Travel blogging might sound like living the dream, and it kind of is. However, that doesn’t mean it’s easy. It’s hard work to stay focused and motivated while traveling, and even hard to keep your hard-earned money from leaking out your back pocket. And when you travel to a country as expensive as Japan, it gets even more challenging. Here’s some tips for traveling through Japan on a budget, so you can travel blog in Japan without breaking the bank.
If you want to travel blog in Japan, you’ll find that traveling to Japan isn’t cheap. Flights from the EU and US are fairly expensive, and you won’t find the ultra-cheap carriers like Spirit sending flights to Japan. But you if you book carefully, finding a booking window that’s not too early but not too late, you can get a flight for between $500 and $1000 USD. If you’re already in the region, budget carriers like Air Asia and Jetstar provide cheap flights from Philippines, Malaysia, Taiwan and other Asian countries.
Once you’ve landed, try not to spend an arm and a leg traveling across the islands. Japan is crisscrossed by excellent rail lines, and you should take full advantage of them. Consider buying a Japan Rail Pass for the duration of your trip. One-, two- and three-week passes are available, and if you order in advance, you can get as much as a 20 percent discount.
You can also save by relying on public transit through Japan’s major cities. Metro passes can be bought for less than 1000 JPY per twenty-four hours, and the Japanese metro is a necessary cultural experience anyway. Take the opportunity to experience it, and save some money over expensive private transit.
Even with these budgeting tips, you’ll find that traveling in Japan is more expensive than in other Asian countries. By buying travel in bulk, you can get make sure you’ve allocated enough to move freely about the country.
As you might expect, Japan offers a wide range of accommodations, but you can save the most money by sleeping in the least impressive places. Hostels will be the choice of the budget conscious, with beds in dorm rooms starting at around 2500 JPY.Some hostels will even allow visitors to work for their room. Spend a few hours in the morning doing housekeeping work, and your bed will be comped for the duration of your stay. It might cut into your travel time, but it can definitely keep your costs down.
A pod in Japan’s unique capsule hotels will run you between 3,000 and and 5,500 JPY. If you’re traveling solo, this can be a unique experience that shouldn’t be passed over.
To save money, try and avoid Western hotel chains. They don’t include as much as local chains, and typically cost more thanks to their international brand recognition. Airbnb is also an amazing option, with a huge spread of rentals available for travelers to every island.
If you’re going to write a travel blog in Japan, you’ll need to stay connected to the internet and maybe your phone. You can merge these two needs by renting a cell phone from a Japanese Wi-Fi provider, which will give you cell coverage and Internet access everywhere. You can typically also tether these devices to a laptop.
Free Wi-Fi abounds in Japan, which regularly ranks as the most connected country on Earth. You can connect to thousands of hotspots outside of the standard Starbucks Wi-Fi that’s available everywhere, and companies like Japan Connected simplify the process of connecting to the country’s many free Wi-Fi spots. Most hotels offer free Wi-Fi, and some Airbnb rentals offer portable Wi-Fi hubs that you can use for the duration of your stay.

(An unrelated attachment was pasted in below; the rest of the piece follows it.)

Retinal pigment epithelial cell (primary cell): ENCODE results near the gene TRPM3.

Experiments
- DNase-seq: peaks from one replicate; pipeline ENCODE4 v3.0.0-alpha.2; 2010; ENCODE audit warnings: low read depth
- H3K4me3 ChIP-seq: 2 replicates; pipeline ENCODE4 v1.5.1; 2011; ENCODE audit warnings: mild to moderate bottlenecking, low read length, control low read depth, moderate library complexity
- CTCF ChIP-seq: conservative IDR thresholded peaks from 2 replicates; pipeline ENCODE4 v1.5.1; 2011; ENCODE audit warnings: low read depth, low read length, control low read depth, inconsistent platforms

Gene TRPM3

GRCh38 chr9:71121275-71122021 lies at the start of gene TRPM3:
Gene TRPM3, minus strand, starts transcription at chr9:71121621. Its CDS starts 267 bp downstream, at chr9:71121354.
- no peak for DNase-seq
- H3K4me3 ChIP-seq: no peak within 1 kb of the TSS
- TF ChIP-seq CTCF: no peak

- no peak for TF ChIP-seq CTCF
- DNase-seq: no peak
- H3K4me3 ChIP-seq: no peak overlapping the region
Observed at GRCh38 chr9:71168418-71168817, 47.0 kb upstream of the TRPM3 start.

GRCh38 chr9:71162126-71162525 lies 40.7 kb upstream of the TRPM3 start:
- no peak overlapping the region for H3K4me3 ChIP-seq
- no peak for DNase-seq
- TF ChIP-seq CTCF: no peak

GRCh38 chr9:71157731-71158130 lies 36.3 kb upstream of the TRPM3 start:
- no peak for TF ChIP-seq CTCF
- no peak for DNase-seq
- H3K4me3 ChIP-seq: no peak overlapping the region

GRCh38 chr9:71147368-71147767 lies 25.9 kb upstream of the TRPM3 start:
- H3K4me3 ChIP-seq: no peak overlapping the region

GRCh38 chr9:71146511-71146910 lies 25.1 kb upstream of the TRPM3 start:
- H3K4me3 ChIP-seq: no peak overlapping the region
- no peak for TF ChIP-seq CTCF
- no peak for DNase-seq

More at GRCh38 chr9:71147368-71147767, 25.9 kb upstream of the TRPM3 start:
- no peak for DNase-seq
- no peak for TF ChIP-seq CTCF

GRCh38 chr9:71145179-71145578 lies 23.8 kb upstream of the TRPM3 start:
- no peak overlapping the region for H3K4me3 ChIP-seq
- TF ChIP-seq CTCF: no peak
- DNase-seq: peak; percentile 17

Food & Drink
Budgeting for food and drink can be an emotional experience. On one hand, you need to save money, but on the other hand, there are culinary experiences in Japan that you won’t find anywhere else. Make sure you’re leaving enough room in your food budget to experience the unique foods available only in Japanese culture.
There are some cheap foods you can rely on regularly. Japan has a massive street food scene, with specialized food alleys that offers affordable and tasty options like takoyaki, yakitori and yakiniku. Curry, ramen and donburi are widely-available, sustaining options, and convenience stores like 7-Eleven offer meals below 500 JPY.
If you stay at a hostel, you might have access to a kitchen where you can prepare your own food. The truly budget conscious should take full advantage of this. And since supermarkets must dispose of all their fresh food every day, you can find steeply discounted produce at supermarkets after 8 P.M.
Like many countries, Japan offers a massive array of free attractions for you to experience. Museums, shrines and parks are often free. Attractions that do charge admission are generally affordable, with ticket prices below 1500 JPY.
Festivals are also a great way to explore Japan for free. You find hundreds of festivals held all year long, with fireworks festivals in the summer, the Winter Illumination Festival in the winter and ancestor-honoring fire festivals in autumn.
Traveling outside of Tokyo can also keep your budget in check. Kyoto and Osaka are both fascinating cities with plenty to do and see. Even if you are planning on visiting Tokyo, Kyoto is a beautiful and historic city that you should try to visit.
Japan’s reputation as an expensive country to visit is hardly unearned, but you don’t have to spend massive sums to finance your trip. While it’s important to save money where you can, make sure you don’t skimp on the experiences you need to have to write your blog posts! Stay smart with your money and extend your trip to experience all of Japan’s wonders.